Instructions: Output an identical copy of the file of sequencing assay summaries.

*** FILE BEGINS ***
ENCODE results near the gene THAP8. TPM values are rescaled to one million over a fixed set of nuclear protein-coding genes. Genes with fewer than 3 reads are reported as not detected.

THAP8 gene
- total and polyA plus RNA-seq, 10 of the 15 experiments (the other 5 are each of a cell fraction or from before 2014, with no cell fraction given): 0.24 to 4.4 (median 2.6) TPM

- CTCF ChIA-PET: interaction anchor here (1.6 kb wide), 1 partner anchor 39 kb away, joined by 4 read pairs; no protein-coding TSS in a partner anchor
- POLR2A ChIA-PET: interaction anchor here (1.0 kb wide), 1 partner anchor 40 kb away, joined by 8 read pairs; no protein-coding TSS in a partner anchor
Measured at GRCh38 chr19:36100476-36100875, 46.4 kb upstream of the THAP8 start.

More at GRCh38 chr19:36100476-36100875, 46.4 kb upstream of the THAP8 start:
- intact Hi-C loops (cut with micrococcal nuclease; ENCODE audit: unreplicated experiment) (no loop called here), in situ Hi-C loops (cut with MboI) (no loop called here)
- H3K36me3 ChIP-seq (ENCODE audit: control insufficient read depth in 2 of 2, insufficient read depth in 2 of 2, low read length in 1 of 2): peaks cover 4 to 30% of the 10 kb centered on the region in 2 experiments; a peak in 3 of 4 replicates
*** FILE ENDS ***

ENCODE results near the gene THAP8. TPM values are rescaled to one million over a fixed set of nuclear protein-coding genes. Genes with fewer than 3 reads are reported as not detected.

THAP8 gene
- total and polyA plus RNA-seq, 10 of the 15 experiments (the other 5 are each of a cell fraction or from before 2014, with no cell fraction given): 0.24 to 4.4 (median 2.6) TPM

- CTCF ChIA-PET: interaction anchor here (1.6 kb wide), 1 partner anchor 39 kb away, joined by 4 read pairs; no protein-coding TSS in a partner anchor
- POLR2A ChIA-PET: interaction anchor here (1.0 kb wide), 1 partner anchor 40 kb away, joined by 8 read pairs; no protein-coding TSS in a partner anchor
Measured at GRCh38 chr19:36100476-36100875, 46.4 kb upstream of the THAP8 start.

More at GRCh38 chr19:36100476-36100875, 46.4 kb upstream of the THAP8 start:
- intact Hi-C loops (cut with micrococcal nuclease; ENCODE audit: unreplicated experiment) (no loop called here), in situ Hi-C loops (cut with MboI) (no loop called here)
- H3K36me3 ChIP-seq (ENCODE audit: control insufficient read depth in 2 of 2, insufficient read depth in 2 of 2, low read length in 1 of 2): peaks cover 4 to 30% of the 10 kb centered on the region in 2 experiments; a peak in 3 of 4 replicates